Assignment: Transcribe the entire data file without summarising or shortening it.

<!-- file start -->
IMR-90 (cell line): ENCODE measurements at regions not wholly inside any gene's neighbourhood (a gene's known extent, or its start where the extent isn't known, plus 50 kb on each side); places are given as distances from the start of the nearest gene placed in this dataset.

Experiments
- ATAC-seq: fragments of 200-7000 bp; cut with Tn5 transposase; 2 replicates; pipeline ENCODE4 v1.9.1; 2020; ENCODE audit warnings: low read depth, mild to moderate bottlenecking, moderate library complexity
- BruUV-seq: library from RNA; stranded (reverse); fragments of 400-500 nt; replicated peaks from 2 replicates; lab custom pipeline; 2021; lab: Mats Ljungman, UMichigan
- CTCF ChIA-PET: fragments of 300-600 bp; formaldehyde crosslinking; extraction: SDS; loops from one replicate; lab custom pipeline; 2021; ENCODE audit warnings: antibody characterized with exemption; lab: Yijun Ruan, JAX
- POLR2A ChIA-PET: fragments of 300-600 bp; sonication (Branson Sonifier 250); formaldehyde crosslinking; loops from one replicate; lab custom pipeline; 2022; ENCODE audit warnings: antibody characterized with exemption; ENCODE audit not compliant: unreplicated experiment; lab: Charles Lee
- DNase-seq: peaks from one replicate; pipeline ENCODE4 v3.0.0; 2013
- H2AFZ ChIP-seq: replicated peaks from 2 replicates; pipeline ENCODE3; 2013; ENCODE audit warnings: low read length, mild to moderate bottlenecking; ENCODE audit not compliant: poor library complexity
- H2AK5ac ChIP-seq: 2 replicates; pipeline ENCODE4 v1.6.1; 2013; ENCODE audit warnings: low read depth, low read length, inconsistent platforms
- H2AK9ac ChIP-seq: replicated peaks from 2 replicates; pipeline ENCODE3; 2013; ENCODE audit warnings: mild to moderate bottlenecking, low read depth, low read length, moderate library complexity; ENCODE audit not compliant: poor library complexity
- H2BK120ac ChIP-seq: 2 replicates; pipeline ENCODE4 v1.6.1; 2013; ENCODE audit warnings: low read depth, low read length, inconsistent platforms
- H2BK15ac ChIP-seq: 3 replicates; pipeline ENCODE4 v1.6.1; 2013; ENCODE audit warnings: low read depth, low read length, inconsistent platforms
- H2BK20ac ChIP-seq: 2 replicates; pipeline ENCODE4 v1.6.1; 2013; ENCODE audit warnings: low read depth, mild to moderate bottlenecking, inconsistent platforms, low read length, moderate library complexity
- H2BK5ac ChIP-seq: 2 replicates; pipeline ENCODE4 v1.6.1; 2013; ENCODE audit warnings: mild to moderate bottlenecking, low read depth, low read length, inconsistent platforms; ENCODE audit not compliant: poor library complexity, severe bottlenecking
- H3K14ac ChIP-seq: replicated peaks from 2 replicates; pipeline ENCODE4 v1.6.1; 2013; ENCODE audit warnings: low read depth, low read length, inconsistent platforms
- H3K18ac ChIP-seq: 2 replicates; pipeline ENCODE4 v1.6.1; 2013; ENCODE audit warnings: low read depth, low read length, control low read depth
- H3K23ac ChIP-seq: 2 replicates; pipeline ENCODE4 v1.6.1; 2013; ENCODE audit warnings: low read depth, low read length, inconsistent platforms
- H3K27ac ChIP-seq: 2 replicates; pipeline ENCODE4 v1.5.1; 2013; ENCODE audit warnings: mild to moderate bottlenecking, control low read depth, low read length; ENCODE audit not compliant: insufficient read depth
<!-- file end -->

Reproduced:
IMR-90 (cell line): ENCODE measurements at regions not wholly inside any gene's neighbourhood (a gene's known extent, or its start where the extent isn't known, plus 50 kb on each side); places are given as distances from the start of the nearest gene placed in this dataset.

Experiments
- ATAC-seq: fragments of 200-7000 bp; cut with Tn5 transposase; 2 replicates; pipeline ENCODE4 v1.9.1; 2020; ENCODE audit warnings: low read depth, mild to moderate bottlenecking, moderate library complexity
- BruUV-seq: library from RNA; stranded (reverse); fragments of 400-500 nt; replicated peaks from 2 replicates; lab custom pipeline; 2021; lab: Mats Ljungman, UMichigan
- CTCF ChIA-PET: fragments of 300-600 bp; formaldehyde crosslinking; extraction: SDS; loops from one replicate; lab custom pipeline; 2021; ENCODE audit warnings: antibody characterized with exemption; lab: Yijun Ruan, JAX
- POLR2A ChIA-PET: fragments of 300-600 bp; sonication (Branson Sonifier 250); formaldehyde crosslinking; loops from one replicate; lab custom pipeline; 2022; ENCODE audit warnings: antibody characterized with exemption; ENCODE audit not compliant: unreplicated experiment; lab: Charles Lee
- DNase-seq: peaks from one replicate; pipeline ENCODE4 v3.0.0; 2013
- H2AFZ ChIP-seq: replicated peaks from 2 replicates; pipeline ENCODE3; 2013; ENCODE audit warnings: low read length, mild to moderate bottlenecking; ENCODE audit not compliant: poor library complexity
- H2AK5ac ChIP-seq: 2 replicates; pipeline ENCODE4 v1.6.1; 2013; ENCODE audit warnings: low read depth, low read length, inconsistent platforms
- H2AK9ac ChIP-seq: replicated peaks from 2 replicates; pipeline ENCODE3; 2013; ENCODE audit warnings: mild to moderate bottlenecking, low read depth, low read length, moderate library complexity; ENCODE audit not compliant: poor library complexity
- H2BK120ac ChIP-seq: 2 replicates; pipeline ENCODE4 v1.6.1; 2013; ENCODE audit warnings: low read depth, low read length, inconsistent platforms
- H2BK15ac ChIP-seq: 3 replicates; pipeline ENCODE4 v1.6.1; 2013; ENCODE audit warnings: low read depth, low read length, inconsistent platforms
- H2BK20ac ChIP-seq: 2 replicates; pipeline ENCODE4 v1.6.1; 2013; ENCODE audit warnings: low read depth, mild to moderate bottlenecking, inconsistent platforms, low read length, moderate library complexity
- H2BK5ac ChIP-seq: 2 replicates; pipeline ENCODE4 v1.6.1; 2013; ENCODE audit warnings: mild to moderate bottlenecking, low read depth, low read length, inconsistent platforms; ENCODE audit not compliant: poor library complexity, severe bottlenecking
- H3K14ac ChIP-seq: replicated peaks from 2 replicates; pipeline ENCODE4 v1.6.1; 2013; ENCODE audit warnings: low read depth, low read length, inconsistent platforms
- H3K18ac ChIP-seq: 2 replicates; pipeline ENCODE4 v1.6.1; 2013; ENCODE audit warnings: low read depth, low read length, control low read depth
- H3K23ac ChIP-seq: 2 replicates; pipeline ENCODE4 v1.6.1; 2013; ENCODE audit warnings: low read depth, low read length, inconsistent platforms
- H3K27ac ChIP-seq: 2 replicates; pipeline ENCODE4 v1.5.1; 2013; ENCODE audit warnings: mild to moderate bottlenecking, control low read depth, low read length; ENCODE audit not compliant: insufficient read depth